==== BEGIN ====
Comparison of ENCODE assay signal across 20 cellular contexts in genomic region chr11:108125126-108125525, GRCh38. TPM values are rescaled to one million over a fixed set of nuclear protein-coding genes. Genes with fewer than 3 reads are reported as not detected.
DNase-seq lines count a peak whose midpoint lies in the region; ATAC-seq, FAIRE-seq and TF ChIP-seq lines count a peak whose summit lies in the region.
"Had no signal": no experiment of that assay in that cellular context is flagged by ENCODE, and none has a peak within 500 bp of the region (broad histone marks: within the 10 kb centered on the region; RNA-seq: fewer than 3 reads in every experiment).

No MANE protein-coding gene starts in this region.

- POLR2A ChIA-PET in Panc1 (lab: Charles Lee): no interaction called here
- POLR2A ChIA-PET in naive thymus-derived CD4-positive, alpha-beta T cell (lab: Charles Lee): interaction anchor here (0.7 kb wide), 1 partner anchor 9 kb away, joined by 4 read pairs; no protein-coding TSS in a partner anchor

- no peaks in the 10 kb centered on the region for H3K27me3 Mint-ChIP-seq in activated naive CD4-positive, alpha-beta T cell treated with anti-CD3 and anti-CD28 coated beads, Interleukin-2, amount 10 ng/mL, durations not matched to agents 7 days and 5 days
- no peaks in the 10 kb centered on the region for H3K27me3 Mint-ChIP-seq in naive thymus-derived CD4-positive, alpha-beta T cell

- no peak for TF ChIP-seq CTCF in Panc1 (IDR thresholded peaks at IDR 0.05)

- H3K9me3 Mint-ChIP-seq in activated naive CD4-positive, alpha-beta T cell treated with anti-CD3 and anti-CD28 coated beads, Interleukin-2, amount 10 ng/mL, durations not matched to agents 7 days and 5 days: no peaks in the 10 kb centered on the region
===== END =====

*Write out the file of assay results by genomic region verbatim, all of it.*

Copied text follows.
Comparison of ENCODE assay signal across 20 cellular contexts in genomic region chr11:108125126-108125525, GRCh38. TPM values are rescaled to one million over a fixed set of nuclear protein-coding genes. Genes with fewer than 3 reads are reported as not detected.
DNase-seq lines count a peak whose midpoint lies in the region; ATAC-seq, FAIRE-seq and TF ChIP-seq lines count a peak whose summit lies in the region.
"Had no signal": no experiment of that assay in that cellular context is flagged by ENCODE, and none has a peak within 500 bp of the region (broad histone marks: within the 10 kb centered on the region; RNA-seq: fewer than 3 reads in every experiment).

No MANE protein-coding gene starts in this region.

- POLR2A ChIA-PET in Panc1 (lab: Charles Lee): no interaction called here
- POLR2A ChIA-PET in naive thymus-derived CD4-positive, alpha-beta T cell (lab: Charles Lee): interaction anchor here (0.7 kb wide), 1 partner anchor 9 kb away, joined by 4 read pairs; no protein-coding TSS in a partner anchor

- no peaks in the 10 kb centered on the region for H3K27me3 Mint-ChIP-seq in activated naive CD4-positive, alpha-beta T cell treated with anti-CD3 and anti-CD28 coated beads, Interleukin-2, amount 10 ng/mL, durations not matched to agents 7 days and 5 days
- no peaks in the 10 kb centered on the region for H3K27me3 Mint-ChIP-seq in naive thymus-derived CD4-positive, alpha-beta T cell

- no peak for TF ChIP-seq CTCF in Panc1 (IDR thresholded peaks at IDR 0.05)

- H3K9me3 Mint-ChIP-seq in activated naive CD4-positive, alpha-beta T cell treated with anti-CD3 and anti-CD28 coated beads, Interleukin-2, amount 10 ng/mL, durations not matched to agents 7 days and 5 days: no peaks in the 10 kb centered on the region